Copyright Law Outline (Fall 2011) by degarmos


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									Copyright Outline

I) Fixation – must be fixed in a ‘tangible medium of expression’
     A) Pre-1909 Act
        1) White-Smith Piano Rolls: not fixed, must be a ‘tangible thing,’ that ‘appeals to the
            eye,’ not the ‘intellectual conception apart from the thing produced
            (a) 1909 Specifically Overrules
     B) Copy – for most works, the embodiment of the work is called a ‘copy.’
     C) Phonorecord – medium in which sounds (other than those accompanying visual media)
        are fixed
        1) MP3 Files
     D) More than just a ‘transitory’ duration
        1) IS NOT Buffer loading to transitory to be ‘fixed,’ only saved into RAM for seconds
            (a) But MAI – temporary embodiment on RAM can be fixation (writing song lyrics
                on computer)
        2) IS Midway (PACMAN) – game is ‘fixed’ when in ‘attract’ (demo) mode
            (a) 2 players making the same decisions would produce the same image, so the
                expression is capable of being reproduced
            (b) The AV elements are embodied in the computer chip and reproduced. Though not
                exact reproduction on each play, all of those images are embodied in the device
                and are capable of reproduction with the aid of machine or device
     E) Transmission with simultaneous fixation
        1) E.g., live broadcasts
        2) “work consisting of sounds, images, or both, being transmitted, is ‘fixed’ if the work
            is being made simultaneously with transmissition
     F) Writings – more than literary productions – all forms of writing, printing, engravings,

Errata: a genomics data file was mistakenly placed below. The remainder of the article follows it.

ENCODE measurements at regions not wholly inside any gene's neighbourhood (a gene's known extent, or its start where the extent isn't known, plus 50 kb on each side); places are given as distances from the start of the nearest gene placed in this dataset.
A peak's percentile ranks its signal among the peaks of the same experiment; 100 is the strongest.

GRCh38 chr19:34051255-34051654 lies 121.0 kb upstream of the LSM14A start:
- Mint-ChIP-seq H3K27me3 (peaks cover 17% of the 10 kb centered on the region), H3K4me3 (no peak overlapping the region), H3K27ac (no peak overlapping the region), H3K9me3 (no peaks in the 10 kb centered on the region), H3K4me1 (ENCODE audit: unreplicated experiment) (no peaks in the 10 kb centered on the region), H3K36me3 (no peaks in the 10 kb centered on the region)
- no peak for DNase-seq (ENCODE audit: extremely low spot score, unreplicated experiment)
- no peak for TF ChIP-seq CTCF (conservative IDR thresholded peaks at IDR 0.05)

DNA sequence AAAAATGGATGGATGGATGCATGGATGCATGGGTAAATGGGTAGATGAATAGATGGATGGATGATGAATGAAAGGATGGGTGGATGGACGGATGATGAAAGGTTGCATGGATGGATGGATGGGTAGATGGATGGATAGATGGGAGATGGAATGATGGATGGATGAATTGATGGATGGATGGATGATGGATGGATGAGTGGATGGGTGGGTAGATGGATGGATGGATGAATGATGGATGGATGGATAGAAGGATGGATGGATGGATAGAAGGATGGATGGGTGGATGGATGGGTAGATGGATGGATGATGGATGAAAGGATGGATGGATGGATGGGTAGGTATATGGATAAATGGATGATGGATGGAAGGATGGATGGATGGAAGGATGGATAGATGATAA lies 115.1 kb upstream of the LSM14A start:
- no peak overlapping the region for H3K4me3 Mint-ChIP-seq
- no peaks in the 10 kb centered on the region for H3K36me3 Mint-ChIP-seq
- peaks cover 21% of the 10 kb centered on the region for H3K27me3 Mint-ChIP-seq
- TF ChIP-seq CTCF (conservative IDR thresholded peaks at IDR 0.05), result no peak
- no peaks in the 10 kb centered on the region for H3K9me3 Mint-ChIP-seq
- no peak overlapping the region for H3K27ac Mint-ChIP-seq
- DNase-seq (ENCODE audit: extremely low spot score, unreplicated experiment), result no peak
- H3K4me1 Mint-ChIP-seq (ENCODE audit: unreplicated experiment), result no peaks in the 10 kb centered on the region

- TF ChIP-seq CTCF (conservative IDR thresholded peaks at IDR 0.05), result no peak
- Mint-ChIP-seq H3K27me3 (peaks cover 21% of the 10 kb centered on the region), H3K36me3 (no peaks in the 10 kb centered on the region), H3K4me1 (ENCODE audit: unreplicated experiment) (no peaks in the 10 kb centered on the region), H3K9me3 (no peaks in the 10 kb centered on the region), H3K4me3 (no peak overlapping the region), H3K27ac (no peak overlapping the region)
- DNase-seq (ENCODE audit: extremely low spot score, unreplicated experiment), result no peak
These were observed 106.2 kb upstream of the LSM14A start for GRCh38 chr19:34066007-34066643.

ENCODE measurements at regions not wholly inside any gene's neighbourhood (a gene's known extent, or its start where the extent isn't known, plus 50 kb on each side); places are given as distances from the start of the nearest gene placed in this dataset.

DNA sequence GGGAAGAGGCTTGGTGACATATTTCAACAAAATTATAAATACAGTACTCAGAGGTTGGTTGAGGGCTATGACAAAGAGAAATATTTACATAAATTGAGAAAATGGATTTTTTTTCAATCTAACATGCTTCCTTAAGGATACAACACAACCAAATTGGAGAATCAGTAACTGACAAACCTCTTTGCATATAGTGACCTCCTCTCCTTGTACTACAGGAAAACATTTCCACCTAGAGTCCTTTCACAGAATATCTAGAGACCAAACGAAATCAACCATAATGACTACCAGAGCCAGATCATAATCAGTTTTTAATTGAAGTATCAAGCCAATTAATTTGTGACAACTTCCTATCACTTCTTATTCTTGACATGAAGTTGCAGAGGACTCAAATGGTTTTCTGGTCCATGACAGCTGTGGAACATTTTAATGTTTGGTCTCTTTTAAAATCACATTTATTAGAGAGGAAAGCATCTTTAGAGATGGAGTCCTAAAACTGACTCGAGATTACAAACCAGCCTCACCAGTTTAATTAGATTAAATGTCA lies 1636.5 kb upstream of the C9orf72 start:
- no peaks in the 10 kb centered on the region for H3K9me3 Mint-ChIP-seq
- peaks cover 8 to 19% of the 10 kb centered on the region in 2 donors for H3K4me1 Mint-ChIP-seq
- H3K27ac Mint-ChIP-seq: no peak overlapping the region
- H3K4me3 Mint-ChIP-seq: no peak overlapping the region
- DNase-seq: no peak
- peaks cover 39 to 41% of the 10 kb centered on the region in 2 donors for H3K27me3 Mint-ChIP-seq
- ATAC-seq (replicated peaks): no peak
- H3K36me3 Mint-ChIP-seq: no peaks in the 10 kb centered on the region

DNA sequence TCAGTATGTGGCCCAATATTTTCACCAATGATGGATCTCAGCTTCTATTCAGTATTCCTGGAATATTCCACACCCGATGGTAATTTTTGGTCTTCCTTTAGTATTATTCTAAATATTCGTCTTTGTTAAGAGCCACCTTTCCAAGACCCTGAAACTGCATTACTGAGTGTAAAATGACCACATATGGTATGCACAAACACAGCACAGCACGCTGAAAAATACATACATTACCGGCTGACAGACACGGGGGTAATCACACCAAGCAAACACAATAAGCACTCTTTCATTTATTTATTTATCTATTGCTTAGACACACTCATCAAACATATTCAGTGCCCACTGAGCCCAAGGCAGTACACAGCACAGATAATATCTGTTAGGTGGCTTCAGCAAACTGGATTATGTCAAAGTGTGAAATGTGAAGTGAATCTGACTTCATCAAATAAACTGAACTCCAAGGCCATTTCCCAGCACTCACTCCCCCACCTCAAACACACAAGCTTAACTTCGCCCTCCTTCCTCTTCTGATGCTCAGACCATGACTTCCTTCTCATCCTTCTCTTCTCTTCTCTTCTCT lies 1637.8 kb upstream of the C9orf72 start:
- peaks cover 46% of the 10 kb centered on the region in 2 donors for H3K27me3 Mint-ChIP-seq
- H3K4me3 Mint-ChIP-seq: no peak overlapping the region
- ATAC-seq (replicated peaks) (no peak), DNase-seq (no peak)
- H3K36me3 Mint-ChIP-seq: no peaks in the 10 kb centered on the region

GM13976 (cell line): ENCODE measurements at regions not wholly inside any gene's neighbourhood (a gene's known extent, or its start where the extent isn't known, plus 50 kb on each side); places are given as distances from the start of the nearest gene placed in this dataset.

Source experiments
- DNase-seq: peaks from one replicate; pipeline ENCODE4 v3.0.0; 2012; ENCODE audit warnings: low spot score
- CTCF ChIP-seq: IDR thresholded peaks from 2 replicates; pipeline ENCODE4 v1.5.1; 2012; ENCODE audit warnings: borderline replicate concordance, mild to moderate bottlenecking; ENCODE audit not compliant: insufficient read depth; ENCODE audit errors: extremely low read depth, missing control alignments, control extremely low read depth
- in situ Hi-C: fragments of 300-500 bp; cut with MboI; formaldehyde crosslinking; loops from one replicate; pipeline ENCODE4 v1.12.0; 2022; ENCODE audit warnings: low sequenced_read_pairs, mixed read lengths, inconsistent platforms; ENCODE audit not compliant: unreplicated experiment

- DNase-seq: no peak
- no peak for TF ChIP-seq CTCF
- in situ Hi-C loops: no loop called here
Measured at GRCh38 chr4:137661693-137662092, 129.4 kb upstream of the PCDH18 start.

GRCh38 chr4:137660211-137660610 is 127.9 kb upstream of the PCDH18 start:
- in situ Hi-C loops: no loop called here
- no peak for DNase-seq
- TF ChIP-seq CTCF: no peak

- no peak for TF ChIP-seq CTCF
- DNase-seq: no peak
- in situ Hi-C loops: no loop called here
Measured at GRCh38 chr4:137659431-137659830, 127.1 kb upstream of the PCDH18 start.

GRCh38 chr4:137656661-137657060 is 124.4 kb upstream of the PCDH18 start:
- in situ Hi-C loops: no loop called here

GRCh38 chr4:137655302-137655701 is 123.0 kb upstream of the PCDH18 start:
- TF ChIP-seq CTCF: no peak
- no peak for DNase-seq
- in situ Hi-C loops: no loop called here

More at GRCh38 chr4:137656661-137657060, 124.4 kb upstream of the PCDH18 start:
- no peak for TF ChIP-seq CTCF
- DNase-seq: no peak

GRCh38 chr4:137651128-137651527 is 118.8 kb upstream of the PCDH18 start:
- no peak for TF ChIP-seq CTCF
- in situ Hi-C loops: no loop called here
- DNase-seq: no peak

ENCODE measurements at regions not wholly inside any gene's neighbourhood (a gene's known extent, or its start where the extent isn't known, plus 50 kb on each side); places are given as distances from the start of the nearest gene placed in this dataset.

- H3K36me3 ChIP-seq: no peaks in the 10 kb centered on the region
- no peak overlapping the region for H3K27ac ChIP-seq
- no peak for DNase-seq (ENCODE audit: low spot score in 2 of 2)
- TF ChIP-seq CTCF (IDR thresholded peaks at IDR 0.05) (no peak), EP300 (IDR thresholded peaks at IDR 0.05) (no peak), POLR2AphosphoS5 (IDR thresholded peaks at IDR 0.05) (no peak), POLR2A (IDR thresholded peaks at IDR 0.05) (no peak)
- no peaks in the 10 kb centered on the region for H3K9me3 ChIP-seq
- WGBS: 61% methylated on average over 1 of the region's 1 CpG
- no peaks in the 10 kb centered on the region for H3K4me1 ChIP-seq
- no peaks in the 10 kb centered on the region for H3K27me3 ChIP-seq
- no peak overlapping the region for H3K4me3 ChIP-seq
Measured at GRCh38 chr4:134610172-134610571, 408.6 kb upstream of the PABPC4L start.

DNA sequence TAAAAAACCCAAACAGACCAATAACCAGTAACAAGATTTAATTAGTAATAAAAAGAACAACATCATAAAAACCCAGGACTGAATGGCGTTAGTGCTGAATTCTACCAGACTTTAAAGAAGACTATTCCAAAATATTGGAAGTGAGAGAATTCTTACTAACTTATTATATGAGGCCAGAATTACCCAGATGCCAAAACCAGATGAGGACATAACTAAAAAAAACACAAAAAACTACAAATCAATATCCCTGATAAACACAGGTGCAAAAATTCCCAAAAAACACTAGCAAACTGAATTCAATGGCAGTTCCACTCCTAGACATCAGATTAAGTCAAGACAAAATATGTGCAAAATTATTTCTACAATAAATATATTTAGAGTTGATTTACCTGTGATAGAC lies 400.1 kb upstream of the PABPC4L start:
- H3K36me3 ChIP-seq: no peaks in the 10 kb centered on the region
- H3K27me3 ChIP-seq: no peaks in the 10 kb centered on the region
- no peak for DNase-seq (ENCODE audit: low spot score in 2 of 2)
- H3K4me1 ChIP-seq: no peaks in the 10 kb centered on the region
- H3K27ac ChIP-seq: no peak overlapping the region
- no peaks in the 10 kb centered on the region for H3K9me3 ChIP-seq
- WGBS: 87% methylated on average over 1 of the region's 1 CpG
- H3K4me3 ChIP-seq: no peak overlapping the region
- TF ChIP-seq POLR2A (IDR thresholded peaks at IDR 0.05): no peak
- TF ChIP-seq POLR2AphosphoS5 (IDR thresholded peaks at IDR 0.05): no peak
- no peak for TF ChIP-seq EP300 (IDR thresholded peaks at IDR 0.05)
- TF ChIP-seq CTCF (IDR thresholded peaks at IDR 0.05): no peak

etchings, etc.
        1) Anything by which the ideas in the mind of the author are given visible expression
II) Embodiment
     A) Perceivable directly or indirectly
III) Originality
     A) Short musical phrases – might be too short to have originality
     B) Novelty vs. Originality
        1) Bell
     C) Creativity Requirement
        1) USSC suggests a minimal, de minimus modicum of creativity (Feist)
        2) Aesthetic non-discrimination (Bleistein)
     D) Bridgeman Art Library – Digital Reproductions of Public Domain works
        1) Requires skill, resources, and labor, but CR doesn’t protect this
        2) When trying to create a literal copy, will lack originality
        3) Meshworks
IV) Authorship
     A) Author – the person to whom a work owes its origin
     B) Burrow-Giles – (Oscar Wilde) – photographer who takes a photo is the author because he
        arranges the subject and background, chooses the angle, lighting, timing etc.
     C) Musical Works
      1) NOT the sound recording, but the musical composition, the lyrics
      2) Authors: typically the songwriter/composer
          (a) Often joint work issues
   D) Sound Recordings
      1) Underlying work not always a song, e.g., if an audiobook
      2) Author:
          (a) Performers: vocalist’s own rendition of the musical work